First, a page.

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ODE question

  • Thread starter ariesleo
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  • #1
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Homework Statement



show the initial value problem x(dy/dx)=4y, y(0)=1 has no solution. does this contradict the existence theorem. please explain

The Attempt at a Solution



it is easy to find out a general solution is y=C*e^(4x), C is a constant. and for any x the right part of the equation will always be
~~~~I'm sorry, I made a mistake here, the general solution should be y=C*x^4

bigger than zero, so there is no solution for y(0)=-1, the question is how to explain it?

the existence theorem I learned from class is the following:
For F(t,y,y')=0, I.C. y(x0)=y0 ...(EQ1)
Let R be the region a<x<b, c<y<d. Such that (x0,y0) belongs to R. If f(x,y) is continuous and bounded on R, then EQ1 has a solution. The validity of the solution is in R.

thanks~
 
Last edited:

Answers and Replies

  • #2
rock.freak667
Homework Helper
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[tex]\int \frac{1}{y} dy=\int \frac{4}{x}dx[/tex]

Your general solution is incorrect. The differential eq'n can be seperated as shown above. Integrate again and simplify. Then put in the initial values and see if a solution exists.
 
  • #3
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I agree the poster's solution is faulty...The final result should be y=B(x^4),but that also shows there is no solution fo y(0)=1!Because with 1=B*0 you cant find the solution for constant B....THERE IS NO SOLUTION AS SHOWN ABOVE,mathematically the language is understood,this part am sure of!...Now about the EXISTENCE THEOREM[this part am not so sure,its logical and could be anything,I just read it anyways]...there is no clear statement associated with the question,I dont see an EXISTENTIAL QUANTIFIER to count for anything...ALTHOUGH,abstractly I would consider that the statement "show that there is no solution for y(0)=1" is equivalent to an existential quantifier of statement "for a value x=0 there is no value y=1" which DOES NOT really contradict the existence theorem...I still have doubts and this is not something to completely count on though I hope it has been helpful!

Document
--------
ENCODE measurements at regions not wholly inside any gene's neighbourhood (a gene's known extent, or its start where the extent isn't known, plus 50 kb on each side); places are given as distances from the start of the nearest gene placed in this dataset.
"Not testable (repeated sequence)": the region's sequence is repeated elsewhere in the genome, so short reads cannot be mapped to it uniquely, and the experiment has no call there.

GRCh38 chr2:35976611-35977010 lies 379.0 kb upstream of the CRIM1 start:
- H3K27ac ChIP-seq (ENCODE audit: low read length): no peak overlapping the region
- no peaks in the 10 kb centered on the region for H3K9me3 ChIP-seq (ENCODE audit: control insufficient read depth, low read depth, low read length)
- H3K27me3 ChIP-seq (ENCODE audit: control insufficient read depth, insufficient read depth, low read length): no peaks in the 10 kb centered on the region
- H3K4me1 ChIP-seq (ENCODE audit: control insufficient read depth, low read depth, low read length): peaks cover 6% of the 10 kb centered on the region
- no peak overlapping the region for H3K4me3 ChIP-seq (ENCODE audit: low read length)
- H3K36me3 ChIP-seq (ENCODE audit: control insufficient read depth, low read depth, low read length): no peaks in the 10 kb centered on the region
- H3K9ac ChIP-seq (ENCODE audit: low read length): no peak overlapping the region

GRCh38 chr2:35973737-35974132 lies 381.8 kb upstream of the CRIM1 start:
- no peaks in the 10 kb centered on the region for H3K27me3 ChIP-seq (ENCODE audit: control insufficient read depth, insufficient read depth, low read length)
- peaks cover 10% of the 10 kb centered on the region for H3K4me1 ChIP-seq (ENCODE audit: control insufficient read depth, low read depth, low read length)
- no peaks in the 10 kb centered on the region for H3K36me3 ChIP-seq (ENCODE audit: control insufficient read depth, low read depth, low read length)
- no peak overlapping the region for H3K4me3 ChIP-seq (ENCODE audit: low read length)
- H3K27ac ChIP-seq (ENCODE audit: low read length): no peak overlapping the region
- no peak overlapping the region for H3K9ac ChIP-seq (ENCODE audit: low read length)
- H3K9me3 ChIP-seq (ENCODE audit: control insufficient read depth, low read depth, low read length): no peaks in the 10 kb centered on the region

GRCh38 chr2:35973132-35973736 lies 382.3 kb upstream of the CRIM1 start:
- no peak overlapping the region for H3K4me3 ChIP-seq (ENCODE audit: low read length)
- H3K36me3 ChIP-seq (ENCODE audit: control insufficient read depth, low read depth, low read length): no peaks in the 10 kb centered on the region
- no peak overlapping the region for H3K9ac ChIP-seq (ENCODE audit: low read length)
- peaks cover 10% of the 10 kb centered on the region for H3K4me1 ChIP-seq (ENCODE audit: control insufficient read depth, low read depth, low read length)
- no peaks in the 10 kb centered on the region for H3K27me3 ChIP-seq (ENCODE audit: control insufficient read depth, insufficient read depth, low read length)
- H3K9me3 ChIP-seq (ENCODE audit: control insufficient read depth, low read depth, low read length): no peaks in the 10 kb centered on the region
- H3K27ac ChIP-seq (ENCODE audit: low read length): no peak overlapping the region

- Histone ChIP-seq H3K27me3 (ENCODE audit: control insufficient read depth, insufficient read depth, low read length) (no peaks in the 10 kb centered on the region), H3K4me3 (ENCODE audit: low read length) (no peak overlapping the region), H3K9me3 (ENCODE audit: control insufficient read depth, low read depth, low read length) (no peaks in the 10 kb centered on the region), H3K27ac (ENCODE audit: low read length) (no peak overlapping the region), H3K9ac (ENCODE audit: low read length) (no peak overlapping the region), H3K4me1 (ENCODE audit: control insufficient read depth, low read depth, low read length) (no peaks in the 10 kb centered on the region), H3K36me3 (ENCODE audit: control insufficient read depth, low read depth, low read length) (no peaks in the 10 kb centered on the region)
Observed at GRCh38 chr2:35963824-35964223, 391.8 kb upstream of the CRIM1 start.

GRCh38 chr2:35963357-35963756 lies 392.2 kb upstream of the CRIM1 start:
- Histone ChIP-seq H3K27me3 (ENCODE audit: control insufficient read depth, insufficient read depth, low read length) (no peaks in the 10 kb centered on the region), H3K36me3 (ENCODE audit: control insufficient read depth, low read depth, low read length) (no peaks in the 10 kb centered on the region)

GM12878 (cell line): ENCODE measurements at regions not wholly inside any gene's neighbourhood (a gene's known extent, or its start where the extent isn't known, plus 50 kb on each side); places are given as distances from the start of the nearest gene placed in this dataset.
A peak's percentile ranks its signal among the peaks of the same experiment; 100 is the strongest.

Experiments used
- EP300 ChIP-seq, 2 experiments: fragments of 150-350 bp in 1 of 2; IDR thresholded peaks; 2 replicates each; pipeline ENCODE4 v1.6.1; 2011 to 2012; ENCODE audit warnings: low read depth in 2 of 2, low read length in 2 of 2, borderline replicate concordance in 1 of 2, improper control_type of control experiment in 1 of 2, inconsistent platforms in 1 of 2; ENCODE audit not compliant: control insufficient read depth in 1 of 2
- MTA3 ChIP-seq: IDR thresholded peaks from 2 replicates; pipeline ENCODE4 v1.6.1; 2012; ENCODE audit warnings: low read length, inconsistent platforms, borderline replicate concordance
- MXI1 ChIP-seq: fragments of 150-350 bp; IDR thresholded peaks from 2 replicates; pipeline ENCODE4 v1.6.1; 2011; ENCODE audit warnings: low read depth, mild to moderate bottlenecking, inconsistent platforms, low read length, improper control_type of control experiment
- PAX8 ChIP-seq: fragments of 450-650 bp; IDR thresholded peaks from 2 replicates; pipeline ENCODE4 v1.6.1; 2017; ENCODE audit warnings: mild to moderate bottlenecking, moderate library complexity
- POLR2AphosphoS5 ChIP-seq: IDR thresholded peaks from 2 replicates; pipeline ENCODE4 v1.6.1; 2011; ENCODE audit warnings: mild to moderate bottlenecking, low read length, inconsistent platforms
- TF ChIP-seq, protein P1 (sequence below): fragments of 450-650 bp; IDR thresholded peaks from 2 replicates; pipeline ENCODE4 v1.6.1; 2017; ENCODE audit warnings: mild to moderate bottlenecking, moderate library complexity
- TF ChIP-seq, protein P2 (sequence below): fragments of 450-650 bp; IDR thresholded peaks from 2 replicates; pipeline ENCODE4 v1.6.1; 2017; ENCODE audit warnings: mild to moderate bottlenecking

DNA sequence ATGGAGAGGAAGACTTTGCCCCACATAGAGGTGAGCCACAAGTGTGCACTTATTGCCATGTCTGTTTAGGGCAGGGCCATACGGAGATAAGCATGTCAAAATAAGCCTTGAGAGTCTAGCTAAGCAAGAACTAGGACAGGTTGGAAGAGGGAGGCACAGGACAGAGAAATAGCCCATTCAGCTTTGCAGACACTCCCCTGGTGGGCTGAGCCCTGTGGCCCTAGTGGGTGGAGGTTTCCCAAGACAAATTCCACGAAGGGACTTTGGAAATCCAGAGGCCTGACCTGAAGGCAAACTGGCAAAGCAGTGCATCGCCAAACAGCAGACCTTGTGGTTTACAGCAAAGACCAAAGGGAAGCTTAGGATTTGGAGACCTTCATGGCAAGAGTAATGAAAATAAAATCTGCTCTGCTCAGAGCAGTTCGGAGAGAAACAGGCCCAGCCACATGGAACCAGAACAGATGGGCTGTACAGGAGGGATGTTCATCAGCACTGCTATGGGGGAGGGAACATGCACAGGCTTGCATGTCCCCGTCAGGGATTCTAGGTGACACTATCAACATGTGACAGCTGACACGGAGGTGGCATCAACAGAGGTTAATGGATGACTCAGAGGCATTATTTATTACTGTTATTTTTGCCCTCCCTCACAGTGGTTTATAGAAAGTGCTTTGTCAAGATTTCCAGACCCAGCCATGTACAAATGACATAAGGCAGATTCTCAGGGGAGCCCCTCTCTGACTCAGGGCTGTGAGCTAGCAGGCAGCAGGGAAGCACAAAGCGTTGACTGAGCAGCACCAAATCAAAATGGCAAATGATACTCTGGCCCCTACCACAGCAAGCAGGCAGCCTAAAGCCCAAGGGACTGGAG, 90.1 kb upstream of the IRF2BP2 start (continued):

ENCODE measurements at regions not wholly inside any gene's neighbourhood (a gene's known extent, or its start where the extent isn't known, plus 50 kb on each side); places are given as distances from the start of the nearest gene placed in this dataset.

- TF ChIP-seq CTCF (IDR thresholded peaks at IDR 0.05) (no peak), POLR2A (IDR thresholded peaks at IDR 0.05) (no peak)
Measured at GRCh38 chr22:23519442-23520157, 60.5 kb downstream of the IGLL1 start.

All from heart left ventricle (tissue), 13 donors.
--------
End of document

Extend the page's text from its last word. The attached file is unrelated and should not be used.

• #4
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you are right, i made a mistake. I changed the answer.

after put the initial conditions, there is still no solutions.

thanks
 
  • #5
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thanks for your reply!

I posted the existence theorem I learned from class.

In my opinion, the function we get y=Ax^4 is continuous, however, by using the existence theorem we could not find a solution. that is the contradict point.

maybe the existence theorem is just sufficient. maybe that is why?
 
  • #6
HallsofIvy
Science Advisor
Homework Helper
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You quoted the existence theorem before as saying "If f(x,y) is continuous and bounded on R, then dy/dx= f(x,y) has a solution."

What is f(x,y) for this problem?
 

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